There is no hope and You Can't Go Home Again
. The Empire
is spreading out. Even The Federation
has too many Obstructive Bureaucrats
. There is no way for free men to get out of the reaches of The Government
and even mounting La Résistance
will be of no avail. So what do you do? You become Space Cossacks. You flee to the border and live in a tough area where you all have to be sharp.
You set up as Space Pirates
or as Hired Guns
or as Intrepid Merchants
. Or all of these at once. With you are various dissidents like people who feared being Made a Slave
. There might be a Noble Fugitive
or two, perhaps even a Defector from Decadence
. You and your brave band of Fire-Forged Friends
will struggle on to survive and maintain your freedom and heed no laws but your own and respect no authority but that of your Team Mom
and/or Team Dad
. Songs will be written of your deeds.
most likely officially considers these guys outlaws, either in the sense that they're to be shot on sight, or in the sense that they're "outside the law" and are to be left alone as long as they stay out of the way. Either way, they probably consider them useful, as they both screen the empire from external threats and tame the fringe worlds
into a state ready to be colonised. They may also provide a handy place to send people who are to be Reassigned to Antarctica
Given the parallels
to the Wild West
, a Space Western
is almost sure to be set amongst such people.
The reference comes from the old Russian custom of disgruntled people fleeing to the steppes and joining a Cossack band.
- Firefly: "...take me out to the Black, tell them I ain't coming back. Burn the land and boil the sea, you can't take the sky from me"
- Traveller: Has a lot of examples of this. Among them are the Vilani Kimashargur, The Classic Traveller volume "Pocket Empires". And much of the history of the Sword Worlds as well as this troppers favorite sample campaign from the Gurps volume of that name. Many others.
- Star Wars: Han Solo
- In Star Trek: Deep Space Nine the settlers on the Cardassian frontier are rebelling against both the Federation and the Cardassians. They are usually treated semi-sympathetically even though they are sometimes adversaries.
- Dune: According to Fremen legends, they were once runaway slaves.
- In the Battletech universe, there are the Clans. They are an interesting example as by the beginning of the main storyline they have become the dominant power in their own space and hold many systems of their own. Their warrior culture is enforced rather than necessary.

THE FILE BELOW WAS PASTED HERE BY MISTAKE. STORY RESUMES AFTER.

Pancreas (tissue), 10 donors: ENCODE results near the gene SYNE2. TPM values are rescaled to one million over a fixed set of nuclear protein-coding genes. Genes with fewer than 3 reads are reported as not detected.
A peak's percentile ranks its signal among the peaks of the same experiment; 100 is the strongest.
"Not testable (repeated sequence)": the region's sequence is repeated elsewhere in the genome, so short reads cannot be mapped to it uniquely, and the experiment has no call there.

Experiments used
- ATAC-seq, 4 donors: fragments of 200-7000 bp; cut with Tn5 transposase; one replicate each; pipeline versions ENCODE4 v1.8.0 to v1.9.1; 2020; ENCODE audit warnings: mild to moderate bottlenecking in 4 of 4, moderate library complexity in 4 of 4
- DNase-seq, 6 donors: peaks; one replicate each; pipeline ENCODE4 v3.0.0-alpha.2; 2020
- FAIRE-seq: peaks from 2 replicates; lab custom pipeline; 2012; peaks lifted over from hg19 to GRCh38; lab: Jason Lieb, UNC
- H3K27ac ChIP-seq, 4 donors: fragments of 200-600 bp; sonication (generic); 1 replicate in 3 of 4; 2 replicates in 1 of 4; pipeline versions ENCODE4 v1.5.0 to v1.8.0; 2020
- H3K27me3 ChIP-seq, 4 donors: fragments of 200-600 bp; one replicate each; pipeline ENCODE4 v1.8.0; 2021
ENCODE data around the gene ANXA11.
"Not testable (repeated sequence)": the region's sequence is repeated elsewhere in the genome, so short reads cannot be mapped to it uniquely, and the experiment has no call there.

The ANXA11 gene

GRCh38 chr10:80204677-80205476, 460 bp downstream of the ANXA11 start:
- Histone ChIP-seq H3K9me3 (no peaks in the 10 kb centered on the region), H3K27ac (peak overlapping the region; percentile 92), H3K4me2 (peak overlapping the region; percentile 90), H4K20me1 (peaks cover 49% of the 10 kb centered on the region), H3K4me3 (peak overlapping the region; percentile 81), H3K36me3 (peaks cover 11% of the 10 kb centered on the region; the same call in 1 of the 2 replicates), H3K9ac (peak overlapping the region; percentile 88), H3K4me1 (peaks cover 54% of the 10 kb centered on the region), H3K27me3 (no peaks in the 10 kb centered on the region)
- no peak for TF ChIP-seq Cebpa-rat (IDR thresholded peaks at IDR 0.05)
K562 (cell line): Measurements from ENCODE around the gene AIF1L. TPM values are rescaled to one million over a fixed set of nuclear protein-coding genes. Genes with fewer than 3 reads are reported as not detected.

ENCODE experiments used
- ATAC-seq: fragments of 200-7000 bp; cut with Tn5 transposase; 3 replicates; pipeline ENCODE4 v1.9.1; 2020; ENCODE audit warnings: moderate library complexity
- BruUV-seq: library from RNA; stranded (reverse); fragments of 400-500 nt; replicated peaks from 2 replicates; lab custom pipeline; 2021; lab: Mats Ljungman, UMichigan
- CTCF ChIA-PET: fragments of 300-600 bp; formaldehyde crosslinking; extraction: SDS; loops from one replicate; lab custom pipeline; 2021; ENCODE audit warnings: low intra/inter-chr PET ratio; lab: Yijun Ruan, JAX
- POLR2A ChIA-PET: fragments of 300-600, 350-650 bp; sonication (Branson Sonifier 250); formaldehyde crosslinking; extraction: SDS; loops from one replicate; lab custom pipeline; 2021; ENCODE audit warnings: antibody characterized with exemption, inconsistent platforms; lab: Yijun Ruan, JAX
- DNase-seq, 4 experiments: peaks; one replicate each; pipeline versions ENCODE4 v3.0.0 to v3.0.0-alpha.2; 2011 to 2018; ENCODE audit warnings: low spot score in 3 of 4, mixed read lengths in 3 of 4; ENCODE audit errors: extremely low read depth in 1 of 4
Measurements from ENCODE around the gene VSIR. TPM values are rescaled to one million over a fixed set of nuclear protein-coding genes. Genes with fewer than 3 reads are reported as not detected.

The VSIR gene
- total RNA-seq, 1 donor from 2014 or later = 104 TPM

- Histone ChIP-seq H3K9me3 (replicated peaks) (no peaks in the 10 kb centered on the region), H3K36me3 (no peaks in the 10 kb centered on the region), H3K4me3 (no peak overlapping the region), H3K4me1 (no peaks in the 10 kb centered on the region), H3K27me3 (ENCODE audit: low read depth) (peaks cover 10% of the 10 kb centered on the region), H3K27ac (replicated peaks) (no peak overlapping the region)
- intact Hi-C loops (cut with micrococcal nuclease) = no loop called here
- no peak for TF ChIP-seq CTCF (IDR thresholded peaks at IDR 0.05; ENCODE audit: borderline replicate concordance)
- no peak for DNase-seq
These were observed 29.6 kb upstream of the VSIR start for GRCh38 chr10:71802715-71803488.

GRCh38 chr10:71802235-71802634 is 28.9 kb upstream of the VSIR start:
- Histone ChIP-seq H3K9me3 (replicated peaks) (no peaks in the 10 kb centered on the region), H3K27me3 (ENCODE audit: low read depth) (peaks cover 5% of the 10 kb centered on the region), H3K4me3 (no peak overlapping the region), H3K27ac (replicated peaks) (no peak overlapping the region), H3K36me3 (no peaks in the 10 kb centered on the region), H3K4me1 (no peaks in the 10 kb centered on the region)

- The 'Hyperion Cantos'' has the Ousters, who fit this trope quite nicely.
- Raynor's forces post-Mengsk's betrayal in Starcraft are an example if this.
- This was the background for H. Beam Piper's Space Vikings, in the book of the same title. "at the end of the Big War. Ten thousand men and women on Abigor, refusing to surrender, had taken the remnant of the System States Alliance navy to space, seeking a world the Federation had never heard of and wouldn't find for a long time." Eight centuries later, their descendants have begun raiding into the territory once held by the now-collapsed Terran Federation.
- The entire human species became Space Cossacks in Titan A.E. after the destruction of the Earth.
- In C. J. Cherryh's Alliance/Union universe Conrad Mazian's fleet become pirates after the Earth-Union-Alliance war ends and the Earth Company abandons them. The Merchanter's Alliance may also count, comprising a number of nomadic merchant families and one station (plus one of Mazian's ships who defected) who got tired of the war between Earth and the Union and formed their own faction.
- The Dendarii Mercenaries in Vorkosigan Saga play with this. They are a little like Cossacks, being irregulars in the service of Tsarist Russia Recycled IN SPACE! and they contain individuals escaping from social pressure on Barryar including Elena and her husband and in a different way Miles himself. However they mostly contain people from any and every world in the Nexus. Also they play the "screening the Empire from external threats" role.
- The Nomads in Star Ways by Poul Anderson.